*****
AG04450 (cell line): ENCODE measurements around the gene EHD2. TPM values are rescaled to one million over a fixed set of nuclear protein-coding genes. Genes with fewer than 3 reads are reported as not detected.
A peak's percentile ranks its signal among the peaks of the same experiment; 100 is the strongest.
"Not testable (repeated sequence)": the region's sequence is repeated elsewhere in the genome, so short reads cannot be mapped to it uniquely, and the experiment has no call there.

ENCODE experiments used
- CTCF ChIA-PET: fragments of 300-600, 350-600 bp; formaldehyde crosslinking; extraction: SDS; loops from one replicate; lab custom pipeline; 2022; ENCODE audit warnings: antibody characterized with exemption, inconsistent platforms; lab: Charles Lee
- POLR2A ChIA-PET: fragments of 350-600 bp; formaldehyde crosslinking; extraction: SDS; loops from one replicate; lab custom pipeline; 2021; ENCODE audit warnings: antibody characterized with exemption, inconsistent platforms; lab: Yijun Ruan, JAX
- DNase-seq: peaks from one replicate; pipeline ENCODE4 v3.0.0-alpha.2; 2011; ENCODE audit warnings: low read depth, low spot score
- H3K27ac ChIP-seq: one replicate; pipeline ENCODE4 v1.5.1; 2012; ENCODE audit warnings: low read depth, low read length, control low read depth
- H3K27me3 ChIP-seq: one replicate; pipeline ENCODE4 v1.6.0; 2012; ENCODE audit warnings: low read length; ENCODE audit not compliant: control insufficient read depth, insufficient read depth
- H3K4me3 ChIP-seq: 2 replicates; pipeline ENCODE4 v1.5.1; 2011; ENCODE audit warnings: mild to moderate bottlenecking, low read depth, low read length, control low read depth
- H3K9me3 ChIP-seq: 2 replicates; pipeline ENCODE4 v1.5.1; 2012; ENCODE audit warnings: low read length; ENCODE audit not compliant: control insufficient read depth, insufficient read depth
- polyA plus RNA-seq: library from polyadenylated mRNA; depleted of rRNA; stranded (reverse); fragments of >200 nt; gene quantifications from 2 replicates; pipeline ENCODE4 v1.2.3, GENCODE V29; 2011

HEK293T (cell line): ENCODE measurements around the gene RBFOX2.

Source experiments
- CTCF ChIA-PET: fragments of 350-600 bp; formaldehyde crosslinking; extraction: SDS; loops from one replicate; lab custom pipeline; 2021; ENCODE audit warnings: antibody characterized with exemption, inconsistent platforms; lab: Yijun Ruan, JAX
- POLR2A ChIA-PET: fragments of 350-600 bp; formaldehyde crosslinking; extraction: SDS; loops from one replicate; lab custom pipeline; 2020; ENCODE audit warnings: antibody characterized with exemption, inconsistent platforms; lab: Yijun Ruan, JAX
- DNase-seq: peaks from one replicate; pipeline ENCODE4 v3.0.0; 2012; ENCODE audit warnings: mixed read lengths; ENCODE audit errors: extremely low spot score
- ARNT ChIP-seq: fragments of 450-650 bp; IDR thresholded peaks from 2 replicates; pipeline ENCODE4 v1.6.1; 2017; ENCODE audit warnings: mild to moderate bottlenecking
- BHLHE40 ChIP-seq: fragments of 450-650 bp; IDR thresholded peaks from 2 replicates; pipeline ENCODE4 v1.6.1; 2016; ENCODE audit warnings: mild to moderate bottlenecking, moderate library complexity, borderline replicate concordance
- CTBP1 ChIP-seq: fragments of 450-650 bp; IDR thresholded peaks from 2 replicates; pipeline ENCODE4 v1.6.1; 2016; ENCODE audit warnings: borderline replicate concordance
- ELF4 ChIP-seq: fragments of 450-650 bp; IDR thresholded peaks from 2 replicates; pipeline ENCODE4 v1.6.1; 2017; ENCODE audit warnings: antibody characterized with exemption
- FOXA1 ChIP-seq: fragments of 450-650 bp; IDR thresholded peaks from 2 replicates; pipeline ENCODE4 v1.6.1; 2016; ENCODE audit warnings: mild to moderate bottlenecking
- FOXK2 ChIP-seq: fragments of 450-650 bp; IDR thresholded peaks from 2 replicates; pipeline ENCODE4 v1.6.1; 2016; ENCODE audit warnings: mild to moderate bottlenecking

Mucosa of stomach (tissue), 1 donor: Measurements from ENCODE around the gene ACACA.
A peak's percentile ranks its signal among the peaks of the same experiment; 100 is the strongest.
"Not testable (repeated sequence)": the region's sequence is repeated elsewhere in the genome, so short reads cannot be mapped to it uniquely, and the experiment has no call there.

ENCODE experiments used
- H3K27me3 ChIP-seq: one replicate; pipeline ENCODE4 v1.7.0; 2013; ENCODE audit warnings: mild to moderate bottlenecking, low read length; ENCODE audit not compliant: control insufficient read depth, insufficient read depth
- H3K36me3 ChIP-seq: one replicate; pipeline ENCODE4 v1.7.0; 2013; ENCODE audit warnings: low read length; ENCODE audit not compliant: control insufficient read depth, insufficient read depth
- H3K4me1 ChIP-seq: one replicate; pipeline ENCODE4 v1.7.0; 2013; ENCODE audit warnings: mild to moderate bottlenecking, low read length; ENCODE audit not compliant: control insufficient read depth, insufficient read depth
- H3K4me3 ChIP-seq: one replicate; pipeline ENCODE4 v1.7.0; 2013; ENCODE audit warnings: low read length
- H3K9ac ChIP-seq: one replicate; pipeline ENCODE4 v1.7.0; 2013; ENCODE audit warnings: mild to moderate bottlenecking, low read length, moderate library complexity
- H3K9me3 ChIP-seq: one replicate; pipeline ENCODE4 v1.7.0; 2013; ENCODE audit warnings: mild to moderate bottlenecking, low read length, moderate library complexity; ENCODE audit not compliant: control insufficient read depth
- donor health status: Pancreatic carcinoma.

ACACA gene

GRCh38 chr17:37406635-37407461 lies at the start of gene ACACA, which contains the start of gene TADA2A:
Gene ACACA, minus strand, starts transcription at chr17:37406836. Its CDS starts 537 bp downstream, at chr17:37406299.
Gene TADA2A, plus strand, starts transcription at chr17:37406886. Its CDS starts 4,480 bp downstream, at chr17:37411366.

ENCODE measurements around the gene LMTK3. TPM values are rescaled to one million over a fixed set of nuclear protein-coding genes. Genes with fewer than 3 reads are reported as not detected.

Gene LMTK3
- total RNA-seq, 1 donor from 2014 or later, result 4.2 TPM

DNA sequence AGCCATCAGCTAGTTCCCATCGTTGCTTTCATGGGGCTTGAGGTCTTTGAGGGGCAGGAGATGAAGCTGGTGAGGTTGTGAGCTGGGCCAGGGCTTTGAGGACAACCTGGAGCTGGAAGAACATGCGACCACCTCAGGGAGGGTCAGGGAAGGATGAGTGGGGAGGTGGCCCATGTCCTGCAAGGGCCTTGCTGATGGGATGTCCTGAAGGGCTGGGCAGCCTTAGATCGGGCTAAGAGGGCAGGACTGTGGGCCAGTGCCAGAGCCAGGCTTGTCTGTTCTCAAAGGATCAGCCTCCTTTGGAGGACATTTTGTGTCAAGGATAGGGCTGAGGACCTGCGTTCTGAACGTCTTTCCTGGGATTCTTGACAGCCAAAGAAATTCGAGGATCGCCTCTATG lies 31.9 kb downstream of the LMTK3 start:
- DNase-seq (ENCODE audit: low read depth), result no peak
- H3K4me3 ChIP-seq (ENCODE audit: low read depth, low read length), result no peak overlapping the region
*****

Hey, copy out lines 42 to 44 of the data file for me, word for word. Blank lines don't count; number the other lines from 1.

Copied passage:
DNA sequence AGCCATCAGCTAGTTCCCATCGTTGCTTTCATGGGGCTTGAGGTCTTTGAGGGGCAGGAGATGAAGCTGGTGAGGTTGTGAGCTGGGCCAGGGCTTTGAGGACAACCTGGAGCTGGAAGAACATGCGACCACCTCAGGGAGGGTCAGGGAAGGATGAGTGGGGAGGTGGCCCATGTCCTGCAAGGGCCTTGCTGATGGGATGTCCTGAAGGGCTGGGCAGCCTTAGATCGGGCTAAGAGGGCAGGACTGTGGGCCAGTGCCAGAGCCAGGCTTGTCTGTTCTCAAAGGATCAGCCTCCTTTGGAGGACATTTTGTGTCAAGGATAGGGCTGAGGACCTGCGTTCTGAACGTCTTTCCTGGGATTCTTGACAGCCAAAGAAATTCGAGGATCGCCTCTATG lies 31.9 kb downstream of the LMTK3 start:
- DNase-seq (ENCODE audit: low read depth), result no peak
- H3K4me3 ChIP-seq (ENCODE audit: low read depth, low read length), result no peak overlapping the region